A CIA intelligence operative talks her way past the guards of a prison in downtown Baghdad, where one of her assets is being held. He’s about to be executed and her bosses in Langley aren’t willing to cut through the red tape to provide diplomatic immunity. Pressing her asset for more information, she is discovered by the prison authorities and dragged away, but not before her informant whispers something in her ear.
Fast-forward ten months later, and Carrie Mathison is staring, jaw agape, at a live video feed of a US Marine Corps-led raid on a suspected al-Qaida compound that uncovers a US prisoner-of-war, missing in action for eight years. Pulling her mentor Saul aside, she confides what her informant whispered in her ear all those months ago…an American POW has been turned. Carrie suspects that newly-certified war hero Sergeant Nicholas Brody may not be all he seems…
Welcome to the highly-charged world of Homeland, Channel 4’s hit US import following its sleeper success in the States. If that description of the first episode’s opening five minutes immediately raised the spectre of the long-running Kiefer Sutherland spy serial, 24, it is no surprise to learn that two of that show’s producers are behind Homeland. Initially, this association made me a little hesitant watching the very first episode, having witnessed the former’s deterioration into ugly xenophobia, nonsensical plotlines (nuclear explosion in downtown LA that goes largely unnoticed, anyone?) and generally serving as a conservative soapbox for its creator, Joel Surnow.
Fortunately, any fears I may have had about Homeland further propagating 24’s sense of Rush Limbaugh-porn were dissipated by how obviously different Homeland a beast is to 24. From the corridors of power in Langley to the hidden lives trapped behind the veneer of suburbia, no other show on television so astutely conveys the post-9/11 world and how the wound of the War on Terror seeps into every branch of society, profoundly screwing up lives and individuals. In the thought provoking title sequence, full of disconnected, fragmentary images of the falling towers, mazes and mournful jazz music and especially enshrined in the terse and extremely volatile character of Carrie Mathison, we find the perfect summation for 21st Century America – a once-proud nation increasingly unsure of itself and withdrawing further and further into isolation. The only surety in this new homeland is that nothing is ever what it seems.
The ensemble cast are uniformly excellent, with special accolades awarded to Morena Baccarin as Brody’s wife, Jessica – who expertly manages to convey the balance of her character’s struggle to cover up her infidelity with her struggle to rekindle her affections for her assumed-dead husband and turn a blind eye to his new eccentricities – and Princess Bride legend Mandy Patinkin as gravelly CIA bigwig Saul Berenson. However, the entire show hangs on the towering performances by Damian Lewis and Claire Danes that have rightly been triumphed. Old Etonian Lewis’s multi-faceted portrayal is of a man made tabula rasa and then built ideologically anew into a human weapon and you are held rapt as this ordinary American tries to resolve his commitment to his cause and readjusting to the old life he has been plunged back into. Lewis is equally matched by Danes’ sublime depiction of the bipolar, pill-popping Carrie, a woman so zealous and paranoid in her mission to expose Brody as a sleeper agent and protect her fellow Americans, that she has overlooked protecting herself as her personal life and mental health go into freefall. Both Brody and Carrie are on the threshold of two states of existence which purport to be the greater good. Although ideological opposed, they are united in their mutual distrust of themselves.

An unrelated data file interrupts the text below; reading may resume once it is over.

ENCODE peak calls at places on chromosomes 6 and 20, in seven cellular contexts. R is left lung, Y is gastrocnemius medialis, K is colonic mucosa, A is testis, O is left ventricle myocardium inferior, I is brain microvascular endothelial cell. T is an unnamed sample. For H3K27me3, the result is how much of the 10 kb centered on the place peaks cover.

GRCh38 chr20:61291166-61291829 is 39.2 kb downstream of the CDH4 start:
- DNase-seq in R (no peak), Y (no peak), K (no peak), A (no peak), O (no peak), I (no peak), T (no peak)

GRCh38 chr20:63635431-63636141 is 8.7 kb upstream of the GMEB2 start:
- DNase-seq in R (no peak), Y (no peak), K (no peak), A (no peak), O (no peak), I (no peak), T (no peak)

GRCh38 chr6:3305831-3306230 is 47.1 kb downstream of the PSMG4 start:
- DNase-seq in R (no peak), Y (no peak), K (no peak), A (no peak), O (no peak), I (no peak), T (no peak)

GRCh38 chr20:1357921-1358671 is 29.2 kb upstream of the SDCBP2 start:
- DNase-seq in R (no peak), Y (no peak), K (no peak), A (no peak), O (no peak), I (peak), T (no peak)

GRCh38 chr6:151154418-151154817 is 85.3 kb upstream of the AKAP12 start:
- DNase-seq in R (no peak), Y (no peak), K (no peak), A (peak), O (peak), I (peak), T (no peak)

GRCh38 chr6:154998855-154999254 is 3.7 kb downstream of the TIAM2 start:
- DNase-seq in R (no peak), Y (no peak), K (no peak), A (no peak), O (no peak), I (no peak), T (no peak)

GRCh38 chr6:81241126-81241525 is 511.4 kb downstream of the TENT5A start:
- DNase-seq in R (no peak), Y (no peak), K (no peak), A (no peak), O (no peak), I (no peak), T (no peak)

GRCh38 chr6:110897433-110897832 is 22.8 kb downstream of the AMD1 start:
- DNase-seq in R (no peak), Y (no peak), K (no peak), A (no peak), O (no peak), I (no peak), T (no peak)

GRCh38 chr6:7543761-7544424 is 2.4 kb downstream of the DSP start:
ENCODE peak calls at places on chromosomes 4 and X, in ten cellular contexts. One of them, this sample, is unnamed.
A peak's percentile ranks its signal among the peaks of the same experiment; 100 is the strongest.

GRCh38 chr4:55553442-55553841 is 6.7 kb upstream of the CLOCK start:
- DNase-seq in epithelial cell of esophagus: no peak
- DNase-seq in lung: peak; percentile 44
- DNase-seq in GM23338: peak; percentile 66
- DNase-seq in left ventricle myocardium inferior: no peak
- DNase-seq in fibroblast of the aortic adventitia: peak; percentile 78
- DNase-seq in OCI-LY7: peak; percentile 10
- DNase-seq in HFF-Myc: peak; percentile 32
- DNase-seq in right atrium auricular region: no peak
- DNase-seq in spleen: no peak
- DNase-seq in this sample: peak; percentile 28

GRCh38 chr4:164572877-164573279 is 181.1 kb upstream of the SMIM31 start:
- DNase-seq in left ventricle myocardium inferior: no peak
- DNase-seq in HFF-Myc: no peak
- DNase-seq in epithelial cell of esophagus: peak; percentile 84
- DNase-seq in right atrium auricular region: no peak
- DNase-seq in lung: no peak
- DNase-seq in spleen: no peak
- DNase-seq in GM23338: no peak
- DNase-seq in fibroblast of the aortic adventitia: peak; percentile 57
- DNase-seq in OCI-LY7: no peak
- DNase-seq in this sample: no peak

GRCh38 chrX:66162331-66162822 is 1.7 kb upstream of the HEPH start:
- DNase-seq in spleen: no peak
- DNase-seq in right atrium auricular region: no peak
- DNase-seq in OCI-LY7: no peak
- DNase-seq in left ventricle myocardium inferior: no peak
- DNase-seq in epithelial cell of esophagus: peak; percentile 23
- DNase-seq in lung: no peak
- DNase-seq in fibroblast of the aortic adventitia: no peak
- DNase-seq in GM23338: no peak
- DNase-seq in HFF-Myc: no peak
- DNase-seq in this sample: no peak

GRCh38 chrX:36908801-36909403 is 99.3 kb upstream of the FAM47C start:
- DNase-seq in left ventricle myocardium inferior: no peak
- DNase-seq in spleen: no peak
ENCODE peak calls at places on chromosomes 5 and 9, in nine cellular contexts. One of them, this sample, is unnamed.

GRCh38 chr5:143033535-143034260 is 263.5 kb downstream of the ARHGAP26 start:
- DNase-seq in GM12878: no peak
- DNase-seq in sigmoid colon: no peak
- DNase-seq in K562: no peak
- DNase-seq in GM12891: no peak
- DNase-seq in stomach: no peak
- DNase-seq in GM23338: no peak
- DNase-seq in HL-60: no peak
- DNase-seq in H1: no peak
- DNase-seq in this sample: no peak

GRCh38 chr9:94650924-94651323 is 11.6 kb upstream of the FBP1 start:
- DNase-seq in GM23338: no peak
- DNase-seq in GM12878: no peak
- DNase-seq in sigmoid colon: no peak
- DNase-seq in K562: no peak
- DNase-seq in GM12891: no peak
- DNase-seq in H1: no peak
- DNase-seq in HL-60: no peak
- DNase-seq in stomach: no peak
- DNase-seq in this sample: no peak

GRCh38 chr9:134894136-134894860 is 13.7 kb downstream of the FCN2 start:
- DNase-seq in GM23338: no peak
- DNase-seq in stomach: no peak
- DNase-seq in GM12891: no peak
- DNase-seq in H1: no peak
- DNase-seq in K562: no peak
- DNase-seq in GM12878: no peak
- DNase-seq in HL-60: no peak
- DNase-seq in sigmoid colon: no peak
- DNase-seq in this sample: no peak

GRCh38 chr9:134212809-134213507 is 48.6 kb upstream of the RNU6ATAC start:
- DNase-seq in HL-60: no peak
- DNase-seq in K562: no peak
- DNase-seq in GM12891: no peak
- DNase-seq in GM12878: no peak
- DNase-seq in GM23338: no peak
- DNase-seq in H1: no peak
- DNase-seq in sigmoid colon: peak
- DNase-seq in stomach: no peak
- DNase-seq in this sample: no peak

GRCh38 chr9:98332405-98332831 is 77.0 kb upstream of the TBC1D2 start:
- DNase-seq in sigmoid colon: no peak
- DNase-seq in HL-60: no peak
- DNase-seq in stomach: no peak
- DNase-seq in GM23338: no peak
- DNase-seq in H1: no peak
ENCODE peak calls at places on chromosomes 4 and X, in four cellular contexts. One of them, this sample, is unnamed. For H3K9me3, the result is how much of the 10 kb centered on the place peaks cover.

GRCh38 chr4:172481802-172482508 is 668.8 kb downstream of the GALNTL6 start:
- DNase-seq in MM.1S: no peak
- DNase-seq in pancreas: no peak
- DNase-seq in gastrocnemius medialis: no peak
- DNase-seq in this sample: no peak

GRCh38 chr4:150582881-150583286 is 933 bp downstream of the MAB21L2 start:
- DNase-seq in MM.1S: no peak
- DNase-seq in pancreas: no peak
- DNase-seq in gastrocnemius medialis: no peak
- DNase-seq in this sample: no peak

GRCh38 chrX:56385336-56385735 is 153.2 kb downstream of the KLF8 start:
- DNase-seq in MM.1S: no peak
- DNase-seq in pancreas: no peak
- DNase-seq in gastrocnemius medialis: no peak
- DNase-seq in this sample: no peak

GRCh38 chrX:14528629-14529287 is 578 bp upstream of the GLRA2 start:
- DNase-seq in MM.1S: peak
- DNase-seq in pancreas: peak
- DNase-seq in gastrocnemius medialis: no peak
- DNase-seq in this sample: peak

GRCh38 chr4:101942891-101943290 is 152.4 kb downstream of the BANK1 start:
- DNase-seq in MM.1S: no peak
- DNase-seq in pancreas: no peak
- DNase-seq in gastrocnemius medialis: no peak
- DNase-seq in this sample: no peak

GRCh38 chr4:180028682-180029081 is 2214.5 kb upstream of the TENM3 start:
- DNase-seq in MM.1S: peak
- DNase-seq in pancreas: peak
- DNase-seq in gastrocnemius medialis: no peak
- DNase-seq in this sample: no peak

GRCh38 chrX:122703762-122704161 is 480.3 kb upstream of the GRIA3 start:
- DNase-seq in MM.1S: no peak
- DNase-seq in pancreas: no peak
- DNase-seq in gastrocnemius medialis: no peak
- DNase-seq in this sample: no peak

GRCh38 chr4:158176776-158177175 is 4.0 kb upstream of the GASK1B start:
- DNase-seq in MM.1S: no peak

Of course, I won’t pretend that I have gripes with the show. It remains to be seen whether Homeland’s concept can sustain it for a few more seasons without contracting 24-itis and descending into ridiculousness and recycling of plot threads, as much as the opening episode of the second season, with Carrie undergoing electro-shock therapy and Brody climbing the greasy pole of politics showed plenty of promise. There’s also a valid argument to be raised about the far-from-progressive portrayal of Islam and Muslims in the series, which for the time being, falls just on the right side of xenophobia.
But for now, I feel that Homeland can sit proudly as an exemplar of this current Golden Age of US television. While Mad Men and Boardwalk Empire shows us where we’re coming from; Breaking Bad, where we are; Homeland shows us where we are going and asks the viewer that, although this may be the home of the brave, at what cost is this land made free?